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The best thing about travel, to us, is the places that completely take us by surprise. When we realized we’d be going near Page, Arizona, on our Texas to Utah road trip for our first housesit, we set aside extra time to finally see Horseshoe Bend and tour Antelope Canyon.

Although we aren’t really bucket-list people, these were two places we had been dreaming of visiting for years. (Thanks, Instagram). But, just before we arrived, we read that there was actually an option to kayak or paddleboard Lake Powell and see this amazing area by paddling into Antelope Canyon. Umm … yes, please?!?!

Brooke Paddleboarding on Lake Powell between giant rock cliffs on the way to Antelope Canyon in Page Arizona

Although, we were excited to take in the views of this unique body of water, we had no plans to spend an entire day of our already short trip exploring Lake Powell. But, it turned out to be the best decision we could have made. And the experience rivaled all the others that made Page, AZ, a can’t-miss stop on our road trip in the first place.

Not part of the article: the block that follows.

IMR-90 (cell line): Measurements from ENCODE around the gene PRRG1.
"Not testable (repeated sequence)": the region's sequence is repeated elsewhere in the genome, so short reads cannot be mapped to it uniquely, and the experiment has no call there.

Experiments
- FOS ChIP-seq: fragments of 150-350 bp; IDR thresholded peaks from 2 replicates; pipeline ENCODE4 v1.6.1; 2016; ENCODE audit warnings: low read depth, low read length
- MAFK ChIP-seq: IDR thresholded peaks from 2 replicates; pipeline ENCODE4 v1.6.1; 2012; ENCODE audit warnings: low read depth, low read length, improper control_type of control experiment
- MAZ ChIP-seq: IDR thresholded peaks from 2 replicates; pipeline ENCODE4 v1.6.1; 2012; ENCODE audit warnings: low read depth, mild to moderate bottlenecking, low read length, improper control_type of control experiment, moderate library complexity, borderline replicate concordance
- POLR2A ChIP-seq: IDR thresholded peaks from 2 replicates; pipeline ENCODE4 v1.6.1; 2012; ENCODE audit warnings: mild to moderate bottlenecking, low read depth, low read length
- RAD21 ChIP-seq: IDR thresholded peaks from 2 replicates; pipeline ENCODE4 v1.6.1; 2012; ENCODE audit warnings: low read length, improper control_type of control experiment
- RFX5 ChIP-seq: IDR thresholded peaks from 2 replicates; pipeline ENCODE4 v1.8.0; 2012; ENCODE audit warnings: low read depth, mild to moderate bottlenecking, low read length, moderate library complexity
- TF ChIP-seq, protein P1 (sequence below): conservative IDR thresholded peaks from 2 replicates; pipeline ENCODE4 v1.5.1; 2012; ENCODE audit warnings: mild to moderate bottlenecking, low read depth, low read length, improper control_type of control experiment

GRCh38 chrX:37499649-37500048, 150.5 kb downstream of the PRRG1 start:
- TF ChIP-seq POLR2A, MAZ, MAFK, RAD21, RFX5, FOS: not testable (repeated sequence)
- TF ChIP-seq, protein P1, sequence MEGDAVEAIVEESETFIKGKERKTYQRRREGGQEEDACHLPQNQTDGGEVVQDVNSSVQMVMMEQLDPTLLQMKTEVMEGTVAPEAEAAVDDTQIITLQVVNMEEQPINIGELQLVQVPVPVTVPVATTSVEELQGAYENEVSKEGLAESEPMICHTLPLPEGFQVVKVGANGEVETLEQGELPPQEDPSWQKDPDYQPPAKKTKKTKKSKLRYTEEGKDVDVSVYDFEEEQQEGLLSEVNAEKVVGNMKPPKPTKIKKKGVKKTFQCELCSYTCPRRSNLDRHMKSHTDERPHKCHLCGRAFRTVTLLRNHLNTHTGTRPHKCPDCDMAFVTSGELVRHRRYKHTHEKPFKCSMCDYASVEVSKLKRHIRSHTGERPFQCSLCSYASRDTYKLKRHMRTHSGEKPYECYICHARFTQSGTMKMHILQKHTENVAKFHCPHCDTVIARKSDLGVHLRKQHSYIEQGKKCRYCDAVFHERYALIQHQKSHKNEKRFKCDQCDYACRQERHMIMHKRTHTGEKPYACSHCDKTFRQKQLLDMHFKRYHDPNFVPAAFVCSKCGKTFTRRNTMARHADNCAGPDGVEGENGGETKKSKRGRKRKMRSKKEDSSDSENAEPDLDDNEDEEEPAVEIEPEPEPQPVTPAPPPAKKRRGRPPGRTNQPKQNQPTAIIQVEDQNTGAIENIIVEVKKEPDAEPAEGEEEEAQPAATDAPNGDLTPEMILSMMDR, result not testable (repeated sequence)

Our Subaru Imprezza ready for adventure next to Lake Powell

Paddling into Antelope Canyon from Lake Powell

While we still highly suggest the guided tour (more on that later), this is just one of those experiences that is too unique and special to pass up. Trust us, when you begin paddling into Antelope Canyon where it meets Lake Powell, and those giant rock walls start to tighten up around you as you glide around each curve … you’ll feel that sense of wonder fill you to the brim. And you’re just getting started! Did I mention there’s a hike at the end? Ohhhh yeaaa …

Brooke in one of the many slot canyons of Antelope Canyon

Getting setup with Lake Powell Paddleboards

But before you can feel the magic of the canyon, you are going to need a way to get there. Unless you have your own paddleboard or kayak, you’ll have to rent one in town. We had a great experience with Lake Powell Paddleboards.

Our very new paddleboard we rented from Lake Powell Paddleboards in the water

First of all, their day rate for paddleboard rentals is surprisingly affordable – only $40! We’ve paid $20 each per hour for these things before, so were psyched a full-day rental was in our budget. If you’d rather go for a kayak, they rent singles for $20 and doubles for $45. However, one of the employees had a great point – you get to see into the clear, deep water of the lake so much better on a SUP board. And we agree! (We’ve loooved SUPing ever since our very first time on the water together).

Buddy Paddleboarding on the clear water of Lake Powell next to a rock and you can see in the water 40 feet under him

Another reason we loved this company was how easy they made pick-up and drop-off. None of the rental companies are allowed to deliver the vessels to Lake Powell due to park service regulations. So, you have to bring the boards or kayaks to the put-in point on your own. However, they have this process down and got us out the door very quickly.